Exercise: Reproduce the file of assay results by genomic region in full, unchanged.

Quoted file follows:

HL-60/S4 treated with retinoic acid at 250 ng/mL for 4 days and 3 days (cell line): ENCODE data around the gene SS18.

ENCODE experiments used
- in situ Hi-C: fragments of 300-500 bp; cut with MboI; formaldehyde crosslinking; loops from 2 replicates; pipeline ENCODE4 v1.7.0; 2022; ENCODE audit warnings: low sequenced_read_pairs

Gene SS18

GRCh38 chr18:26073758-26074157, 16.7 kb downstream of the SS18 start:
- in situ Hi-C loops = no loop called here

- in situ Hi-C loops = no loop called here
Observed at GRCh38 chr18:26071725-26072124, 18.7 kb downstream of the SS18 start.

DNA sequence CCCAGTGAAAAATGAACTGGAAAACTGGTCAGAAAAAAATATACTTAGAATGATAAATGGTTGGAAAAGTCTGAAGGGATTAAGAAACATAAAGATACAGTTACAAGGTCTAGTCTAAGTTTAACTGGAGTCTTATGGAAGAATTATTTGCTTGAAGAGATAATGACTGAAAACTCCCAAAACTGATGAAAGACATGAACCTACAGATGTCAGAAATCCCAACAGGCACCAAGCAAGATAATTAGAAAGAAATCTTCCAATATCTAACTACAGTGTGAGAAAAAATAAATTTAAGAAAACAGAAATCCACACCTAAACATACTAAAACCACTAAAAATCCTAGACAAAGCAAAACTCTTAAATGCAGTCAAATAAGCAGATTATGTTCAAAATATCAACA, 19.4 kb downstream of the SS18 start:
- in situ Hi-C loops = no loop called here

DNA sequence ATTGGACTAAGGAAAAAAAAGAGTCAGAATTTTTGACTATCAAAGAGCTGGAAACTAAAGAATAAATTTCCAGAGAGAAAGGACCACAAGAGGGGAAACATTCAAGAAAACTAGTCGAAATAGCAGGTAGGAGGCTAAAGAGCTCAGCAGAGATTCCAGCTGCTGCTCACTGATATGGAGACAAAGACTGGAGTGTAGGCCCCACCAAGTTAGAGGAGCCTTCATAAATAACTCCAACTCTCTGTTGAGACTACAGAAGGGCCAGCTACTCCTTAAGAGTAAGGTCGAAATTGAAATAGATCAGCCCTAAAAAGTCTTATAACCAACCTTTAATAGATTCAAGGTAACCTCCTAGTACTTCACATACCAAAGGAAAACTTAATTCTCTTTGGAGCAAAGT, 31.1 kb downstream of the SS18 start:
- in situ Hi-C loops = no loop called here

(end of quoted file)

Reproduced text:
HL-60/S4 treated with retinoic acid at 250 ng/mL for 4 days and 3 days (cell line): ENCODE data around the gene SS18.

ENCODE experiments used
- in situ Hi-C: fragments of 300-500 bp; cut with MboI; formaldehyde crosslinking; loops from 2 replicates; pipeline ENCODE4 v1.7.0; 2022; ENCODE audit warnings: low sequenced_read_pairs

Gene SS18

GRCh38 chr18:26073758-26074157, 16.7 kb downstream of the SS18 start:
- in situ Hi-C loops = no loop called here

- in situ Hi-C loops = no loop called here
Observed at GRCh38 chr18:26071725-26072124, 18.7 kb downstream of the SS18 start.

DNA sequence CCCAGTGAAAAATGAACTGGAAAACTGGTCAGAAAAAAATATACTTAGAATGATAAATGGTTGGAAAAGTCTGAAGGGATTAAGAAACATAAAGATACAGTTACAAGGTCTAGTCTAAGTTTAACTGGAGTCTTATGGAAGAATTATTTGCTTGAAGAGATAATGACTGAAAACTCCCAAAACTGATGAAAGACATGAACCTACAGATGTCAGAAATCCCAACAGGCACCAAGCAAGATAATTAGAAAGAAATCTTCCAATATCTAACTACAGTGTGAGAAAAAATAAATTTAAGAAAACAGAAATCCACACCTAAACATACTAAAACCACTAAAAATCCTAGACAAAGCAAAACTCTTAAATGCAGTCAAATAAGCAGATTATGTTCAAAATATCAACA, 19.4 kb downstream of the SS18 start:
- in situ Hi-C loops = no loop called here

DNA sequence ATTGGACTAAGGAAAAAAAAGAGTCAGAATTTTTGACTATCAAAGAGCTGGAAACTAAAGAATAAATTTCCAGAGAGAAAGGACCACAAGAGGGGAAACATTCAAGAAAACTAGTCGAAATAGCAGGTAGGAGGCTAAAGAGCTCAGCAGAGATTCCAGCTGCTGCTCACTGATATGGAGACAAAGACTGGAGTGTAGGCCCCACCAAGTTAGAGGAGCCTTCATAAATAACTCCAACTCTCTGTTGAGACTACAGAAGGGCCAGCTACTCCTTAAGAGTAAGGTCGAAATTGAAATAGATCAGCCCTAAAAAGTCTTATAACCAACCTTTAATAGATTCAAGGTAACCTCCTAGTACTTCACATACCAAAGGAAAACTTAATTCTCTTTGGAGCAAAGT, 31.1 kb downstream of the SS18 start:
- in situ Hi-C loops = no loop called here